The efficacy of most therapeutic monoclonal antibodies (mAbs) targeting tumor antigens results primarily from their ability to elicit potent cytotoxicity through effector-mediated functions. We have engineered the fragment crystallizable (Fc) region of the immunoglobulin G (IgG) mAb, HuM195, targeting the leukemic antigen CD33, by introducing the triple mutation Ser293Asp/Ala330Leu/Ile332Glu (DLE), and developed Time-lapse Imaging Microscopy in Nanowell Grids to analyze antibody-dependent cell-mediated cytotoxicity kinetics of thousands of individual natural killer (NK) cells and mAb-coated target cells. We demonstrate that the DLE-HuM195 antibody increases both the quality and the quantity of NK cell-mediated antibody-dependent cytotoxicity by endowing more NK cells to participate in cytotoxicity via accrued CD16-mediated signaling and by increasing serial killing of target cells. NK cells encountering targets coated with DLE-HuM195 induce rapid target cell apoptosis by promoting simultaneous conjugates to multiple target cells and induce apoptosis in twice the number of target cells within the same period as the wild-type mAb. Enhanced target killing was also associated with increased frequency of NK cells undergoing apoptosis, but this effect was donor-dependent. Antibody-based therapies targeting tumor antigens will benefit from a better understanding of cell-mediated tumor elimination, and our work opens further opportunities for the therapeutic targeting of CD33 in the treatment of acute myeloid leukemia. PMID:25232058

  1. An inkjet vision measurement technique for high-frequency jetting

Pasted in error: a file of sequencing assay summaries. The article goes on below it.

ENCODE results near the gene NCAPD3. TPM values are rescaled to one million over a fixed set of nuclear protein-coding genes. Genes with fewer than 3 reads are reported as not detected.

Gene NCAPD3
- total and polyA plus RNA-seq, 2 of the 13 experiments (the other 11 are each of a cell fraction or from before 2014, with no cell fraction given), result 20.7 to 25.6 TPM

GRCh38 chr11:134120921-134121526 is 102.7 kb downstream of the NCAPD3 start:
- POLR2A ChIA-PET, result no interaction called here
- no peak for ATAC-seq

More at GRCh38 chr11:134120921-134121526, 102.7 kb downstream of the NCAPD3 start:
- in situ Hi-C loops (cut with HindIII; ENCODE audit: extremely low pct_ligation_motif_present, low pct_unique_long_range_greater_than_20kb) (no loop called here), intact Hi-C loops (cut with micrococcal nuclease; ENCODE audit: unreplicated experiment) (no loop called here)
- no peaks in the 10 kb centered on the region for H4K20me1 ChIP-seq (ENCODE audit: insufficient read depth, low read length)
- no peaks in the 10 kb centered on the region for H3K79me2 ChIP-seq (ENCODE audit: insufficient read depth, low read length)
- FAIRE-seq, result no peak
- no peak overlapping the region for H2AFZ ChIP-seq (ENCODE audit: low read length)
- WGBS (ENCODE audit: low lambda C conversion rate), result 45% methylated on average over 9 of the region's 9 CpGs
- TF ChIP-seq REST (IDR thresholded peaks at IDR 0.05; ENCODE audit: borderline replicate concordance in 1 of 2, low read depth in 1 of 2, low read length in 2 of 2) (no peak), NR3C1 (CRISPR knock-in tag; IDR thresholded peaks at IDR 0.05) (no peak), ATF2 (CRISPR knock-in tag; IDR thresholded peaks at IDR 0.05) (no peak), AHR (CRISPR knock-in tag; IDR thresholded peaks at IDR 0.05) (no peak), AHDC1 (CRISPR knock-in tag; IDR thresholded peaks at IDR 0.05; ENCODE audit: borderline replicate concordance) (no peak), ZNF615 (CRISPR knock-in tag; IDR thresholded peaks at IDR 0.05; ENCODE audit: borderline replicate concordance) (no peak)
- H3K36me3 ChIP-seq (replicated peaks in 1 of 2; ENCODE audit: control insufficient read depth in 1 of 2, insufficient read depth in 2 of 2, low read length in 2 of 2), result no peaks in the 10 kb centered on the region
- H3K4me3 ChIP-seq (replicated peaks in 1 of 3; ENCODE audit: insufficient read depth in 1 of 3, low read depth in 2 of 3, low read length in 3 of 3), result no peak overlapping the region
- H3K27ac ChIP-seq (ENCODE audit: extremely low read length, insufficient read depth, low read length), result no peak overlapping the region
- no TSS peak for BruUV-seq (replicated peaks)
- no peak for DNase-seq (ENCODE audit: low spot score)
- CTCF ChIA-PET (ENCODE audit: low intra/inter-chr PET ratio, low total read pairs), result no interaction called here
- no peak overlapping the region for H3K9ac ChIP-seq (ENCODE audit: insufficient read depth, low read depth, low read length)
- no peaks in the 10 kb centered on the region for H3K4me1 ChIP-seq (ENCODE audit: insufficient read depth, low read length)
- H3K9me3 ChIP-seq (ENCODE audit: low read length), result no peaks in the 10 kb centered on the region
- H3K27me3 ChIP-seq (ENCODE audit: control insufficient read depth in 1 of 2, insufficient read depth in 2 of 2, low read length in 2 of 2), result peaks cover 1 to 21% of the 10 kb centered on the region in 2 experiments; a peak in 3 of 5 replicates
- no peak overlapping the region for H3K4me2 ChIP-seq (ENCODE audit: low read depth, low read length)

International Nuclear Information System (INIS)

    Kwon, Kye-Si; Jang, Min-Hyuck; Park, Ha Yeong; Ko, Hyun-Seok

    2014-01-01

    Inkjet technology has been used as manufacturing a tool for printed electronics. To increase the productivity, the jetting frequency needs to be increased. When using high-frequency jetting, the printed pattern quality could be non-uniform since the jetting performance characteristics including the jetting speed and droplet volume could vary significantly with increases in jet frequency. Therefore, high-frequency jetting behavior must be evaluated properly for improvement. However, it is difficult to measure high-frequency jetting behavior using previous vision analysis methods, because subsequent droplets are close or even merged. In this paper, we present vision measurement techniques to evaluate the drop formation of high-frequency jetting. The proposed method is based on tracking target droplets such that subsequent droplets can be excluded in the image analysis by focusing on the target droplet. Finally, a frequency sweeping method for jetting speed and droplet volume is presented to understand the overall jetting frequency effects on jetting performance

  2. An inkjet vision measurement technique for high-frequency jetting

    Energy Technology Data Exchange (ETDEWEB)

    Kwon, Kye-Si, E-mail: kskwon@sch.ac.kr; Jang, Min-Hyuck; Park, Ha Yeong [Department of Mechanical Engineering, Soonchunhyang University 22, Soonchunhyang-Ro, Shinchang, Asan Chungnam 336-745 (Korea, Republic of); Ko, Hyun-Seok [Department of Electrical and Robot Engineering, Soonchunhyang University, 22, Soonchunhyang-Ro, Shinchang, Asan Chungnam 336-745 (Korea, Republic of)

    2014-06-15

    Inkjet technology has been used as manufacturing a tool for printed electronics. To increase the productivity, the jetting frequency needs to be increased. When using high-frequency jetting, the printed pattern quality could be non-uniform since the jetting performance characteristics including the jetting speed and droplet volume could vary significantly with increases in jet frequency. Therefore, high-frequency jetting behavior must be evaluated properly for improvement. However, it is difficult to measure high-frequency jetting behavior using previous vision analysis methods, because subsequent droplets are close or even merged. In this paper, we present vision measurement techniques to evaluate the drop formation of high-frequency jetting. The proposed method is based on tracking target droplets such that subsequent droplets can be excluded in the image analysis by focusing on the target droplet. Finally, a frequency sweeping method for jetting speed and droplet volume is presented to understand the overall jetting frequency effects on jetting performance.